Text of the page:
Gates Foundation’s ‘Failing’ Green Revolution in Africa: New Report
By Stacy Malkan
Massive investments spent promoting and subsidizing commercial seeds and agrichemicals across Africa have failed to fulfill their purpose of alleviating hunger and lifting small-scale farmers out of poverty, according to a new white paper published by the Tufts University Global Development and Environment Institute. A report based largely on the research, “False Promises,” was published July 10 by African and German nonprofits that are calling for a shift in support to agroecological farming practices.
The research led by Timothy A. Wise examines the Alliance for a Green Revolution in Africa (AGRA), an international nonprofit launched by the Bill & Melinda Gates and Rockefeller foundations in 2006 with promises to double yields and incomes for 30 million farming households while cutting food insecurity in half in 20 African countries by 2020.
billion in donations and disbursed $524 million, primarily in 13 African countries, on programs promoting the use of commercial seeds, chemical fertilizers and pesticides. This “Green Revolution” technology package is further supported by subsidies; Wise reports that African national governments have spent roughly $1 billion per year in the target countries subsidizing the purchase of seeds and agrichemicals.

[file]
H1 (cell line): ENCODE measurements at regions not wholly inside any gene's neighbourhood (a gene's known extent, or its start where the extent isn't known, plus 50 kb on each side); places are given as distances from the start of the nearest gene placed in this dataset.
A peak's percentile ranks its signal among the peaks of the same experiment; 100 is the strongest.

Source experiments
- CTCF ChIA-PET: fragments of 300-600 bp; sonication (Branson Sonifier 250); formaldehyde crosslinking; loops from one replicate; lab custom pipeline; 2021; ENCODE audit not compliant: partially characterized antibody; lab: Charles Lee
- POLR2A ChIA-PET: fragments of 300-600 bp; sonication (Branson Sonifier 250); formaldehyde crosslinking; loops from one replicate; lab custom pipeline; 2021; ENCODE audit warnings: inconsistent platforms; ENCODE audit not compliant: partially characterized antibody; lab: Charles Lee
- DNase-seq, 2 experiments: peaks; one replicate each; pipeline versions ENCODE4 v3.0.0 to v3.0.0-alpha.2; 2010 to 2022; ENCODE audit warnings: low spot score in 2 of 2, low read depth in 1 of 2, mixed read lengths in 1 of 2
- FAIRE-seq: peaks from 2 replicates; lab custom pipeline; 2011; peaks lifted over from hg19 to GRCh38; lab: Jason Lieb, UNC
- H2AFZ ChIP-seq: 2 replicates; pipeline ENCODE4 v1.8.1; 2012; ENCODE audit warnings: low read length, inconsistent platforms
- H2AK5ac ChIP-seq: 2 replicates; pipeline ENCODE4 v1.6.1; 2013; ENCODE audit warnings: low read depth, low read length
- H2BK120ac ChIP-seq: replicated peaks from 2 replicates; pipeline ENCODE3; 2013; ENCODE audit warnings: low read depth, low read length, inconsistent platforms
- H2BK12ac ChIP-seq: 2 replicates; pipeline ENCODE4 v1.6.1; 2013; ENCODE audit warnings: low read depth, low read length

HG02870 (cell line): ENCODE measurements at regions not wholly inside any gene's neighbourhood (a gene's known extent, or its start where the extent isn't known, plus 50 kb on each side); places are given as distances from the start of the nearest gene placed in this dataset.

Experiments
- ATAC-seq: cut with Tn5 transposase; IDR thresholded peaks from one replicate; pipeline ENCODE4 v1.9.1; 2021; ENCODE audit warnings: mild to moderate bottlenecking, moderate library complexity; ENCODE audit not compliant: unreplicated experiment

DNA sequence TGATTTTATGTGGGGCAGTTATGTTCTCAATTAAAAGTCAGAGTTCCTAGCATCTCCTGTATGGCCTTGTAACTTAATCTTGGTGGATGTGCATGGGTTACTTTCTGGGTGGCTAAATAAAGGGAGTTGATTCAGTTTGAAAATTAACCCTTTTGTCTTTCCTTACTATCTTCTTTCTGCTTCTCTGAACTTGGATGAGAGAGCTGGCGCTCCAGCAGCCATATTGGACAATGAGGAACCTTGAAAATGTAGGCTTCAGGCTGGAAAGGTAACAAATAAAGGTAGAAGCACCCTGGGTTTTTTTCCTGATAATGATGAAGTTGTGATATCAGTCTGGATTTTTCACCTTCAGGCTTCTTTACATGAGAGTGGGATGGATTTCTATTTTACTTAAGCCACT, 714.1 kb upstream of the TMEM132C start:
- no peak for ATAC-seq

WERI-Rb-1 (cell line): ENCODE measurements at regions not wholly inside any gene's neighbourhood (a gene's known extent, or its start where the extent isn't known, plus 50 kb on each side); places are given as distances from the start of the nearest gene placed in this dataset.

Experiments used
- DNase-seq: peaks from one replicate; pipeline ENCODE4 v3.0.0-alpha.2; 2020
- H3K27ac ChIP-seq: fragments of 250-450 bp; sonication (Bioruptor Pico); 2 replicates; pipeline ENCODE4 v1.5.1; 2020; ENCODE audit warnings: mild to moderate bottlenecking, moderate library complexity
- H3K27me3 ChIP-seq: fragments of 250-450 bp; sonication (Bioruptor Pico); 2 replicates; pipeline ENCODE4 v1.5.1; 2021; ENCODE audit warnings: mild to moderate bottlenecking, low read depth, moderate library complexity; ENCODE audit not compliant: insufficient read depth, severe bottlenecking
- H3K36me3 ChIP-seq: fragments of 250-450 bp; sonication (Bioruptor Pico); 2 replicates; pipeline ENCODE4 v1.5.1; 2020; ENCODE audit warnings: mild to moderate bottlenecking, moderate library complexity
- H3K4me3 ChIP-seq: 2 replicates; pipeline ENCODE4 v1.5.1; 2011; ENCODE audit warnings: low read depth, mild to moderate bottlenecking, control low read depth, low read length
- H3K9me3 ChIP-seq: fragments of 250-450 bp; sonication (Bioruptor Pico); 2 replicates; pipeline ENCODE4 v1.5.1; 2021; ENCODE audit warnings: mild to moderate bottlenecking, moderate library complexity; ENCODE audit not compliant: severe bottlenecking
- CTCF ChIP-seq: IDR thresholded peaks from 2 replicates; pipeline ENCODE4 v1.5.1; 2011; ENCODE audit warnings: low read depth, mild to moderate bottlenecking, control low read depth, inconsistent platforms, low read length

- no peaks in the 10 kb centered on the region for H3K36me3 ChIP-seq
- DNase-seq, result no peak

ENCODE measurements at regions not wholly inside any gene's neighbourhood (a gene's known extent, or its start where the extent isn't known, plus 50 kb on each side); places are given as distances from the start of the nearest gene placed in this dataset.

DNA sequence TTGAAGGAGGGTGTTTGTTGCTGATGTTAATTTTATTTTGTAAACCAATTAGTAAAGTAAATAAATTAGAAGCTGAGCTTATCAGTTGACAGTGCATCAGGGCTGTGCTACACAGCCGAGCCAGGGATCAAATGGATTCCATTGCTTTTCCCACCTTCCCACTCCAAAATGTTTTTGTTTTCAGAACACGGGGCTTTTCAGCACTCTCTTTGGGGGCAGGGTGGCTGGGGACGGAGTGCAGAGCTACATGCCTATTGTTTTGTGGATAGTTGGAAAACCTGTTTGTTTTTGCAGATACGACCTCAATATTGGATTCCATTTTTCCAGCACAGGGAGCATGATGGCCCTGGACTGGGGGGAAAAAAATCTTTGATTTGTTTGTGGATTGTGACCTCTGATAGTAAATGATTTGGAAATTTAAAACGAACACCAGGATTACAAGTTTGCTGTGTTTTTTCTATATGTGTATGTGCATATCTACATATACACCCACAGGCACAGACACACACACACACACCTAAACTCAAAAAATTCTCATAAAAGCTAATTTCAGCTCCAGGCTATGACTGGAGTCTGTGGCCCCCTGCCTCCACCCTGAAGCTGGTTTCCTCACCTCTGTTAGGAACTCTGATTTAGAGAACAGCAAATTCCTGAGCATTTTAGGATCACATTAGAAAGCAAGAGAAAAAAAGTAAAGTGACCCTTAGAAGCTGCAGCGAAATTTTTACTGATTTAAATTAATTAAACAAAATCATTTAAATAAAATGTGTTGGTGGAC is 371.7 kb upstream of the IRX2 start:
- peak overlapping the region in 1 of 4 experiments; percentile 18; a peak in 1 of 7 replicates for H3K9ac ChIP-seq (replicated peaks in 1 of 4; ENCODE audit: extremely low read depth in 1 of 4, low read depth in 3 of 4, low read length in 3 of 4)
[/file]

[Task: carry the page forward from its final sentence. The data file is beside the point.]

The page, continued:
Despite the public support, AGRA has provided no comprehensive evaluation or reporting on its impacts. The Tufts researchers relied on national-level data for agricultural productivity, poverty, hunger and malnutrition to assess progress.
Photo courtesy of Christophe Maertens.